With such a workload, it is impressive that McLelland managed to research the background to one of the war heroes buried in the neglected cemetery - Lieutenant-Commander Edgar Cookson, above, who was awarded the VC after being killed, aged 31, while trying to clear  a river blockage in September 1915. 

Unfortunately, McLelland rendered Cookson's first name as Edward and got his age wrong, but mistakes do creep in when you're working under pressure.

The rest of his story bore a striking resemblance to that published on The Times website. 
Here's Fletcher: 
More than 4,600 soldiers killed in Iraq during the First World War, three of them winners of the Victoria Cross, are buried in the Commonwealth War Cemetery in the southern city of Amara, but you would never know it. A century after they died for their country, their resting place is an unsightly expanse of mud, weeds and uncut grass the size of four or five football pitches.
And here's McLelland:
The war graves of almost 3,000 British troops killed in Iraq during the First World War have been left in such a state of disrepair that the entire site has been transformed into football pitches...
Fletcher again:
The smashed remains of the traditional Cross of Sacrifice are piled in the middle. Plaques naming the dead have fallen off the commemorative wall.The headstones were mostly removed in the 1930s because they were crumbling in the saline soil, but the gravemarkers, gatehouse, date palms and many of the perimeter railings have all disappeared.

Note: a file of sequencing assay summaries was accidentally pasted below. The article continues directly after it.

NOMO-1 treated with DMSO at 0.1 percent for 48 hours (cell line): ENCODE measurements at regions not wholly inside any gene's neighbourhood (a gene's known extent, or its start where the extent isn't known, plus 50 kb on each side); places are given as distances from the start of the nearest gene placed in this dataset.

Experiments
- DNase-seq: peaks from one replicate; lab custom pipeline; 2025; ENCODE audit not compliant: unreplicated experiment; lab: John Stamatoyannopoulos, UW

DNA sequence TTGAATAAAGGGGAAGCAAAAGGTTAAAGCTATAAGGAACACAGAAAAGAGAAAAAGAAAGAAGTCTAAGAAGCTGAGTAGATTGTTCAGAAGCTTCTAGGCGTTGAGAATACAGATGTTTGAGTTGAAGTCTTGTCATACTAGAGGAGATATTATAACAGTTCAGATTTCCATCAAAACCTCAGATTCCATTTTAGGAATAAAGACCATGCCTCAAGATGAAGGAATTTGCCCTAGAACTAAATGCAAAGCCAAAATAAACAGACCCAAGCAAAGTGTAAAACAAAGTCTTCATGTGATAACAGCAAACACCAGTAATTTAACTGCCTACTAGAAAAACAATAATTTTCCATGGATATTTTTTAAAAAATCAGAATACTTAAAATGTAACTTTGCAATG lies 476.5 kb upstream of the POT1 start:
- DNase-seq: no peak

And McLelland:
Most of the headstones were removed in the 1930s after they crumbled in the heat, leaving behind plaques, gravemarkers and several stone memorials.However, they too have now gone - leaving the cemetery a weed-peppered mud heap.
Still, this cemetery has fared better than the adjacent graveyard for 5,000 Indian soldiers who died beside their British counterparts. That has been commandeered by the Maysan Funfair with its merry-go-rounds and giant ferris wheel, and by the construction company that built it.
An neighbouring graveyard for Indian soldiers who died alongside the British has fared worse.With almost all of its memorials now gone, a funfair now operates on the formerly serene plot. 
Fletcher also notes that another cemetery in Basra was not only the size of four or five football pitches - but was actually being used as such: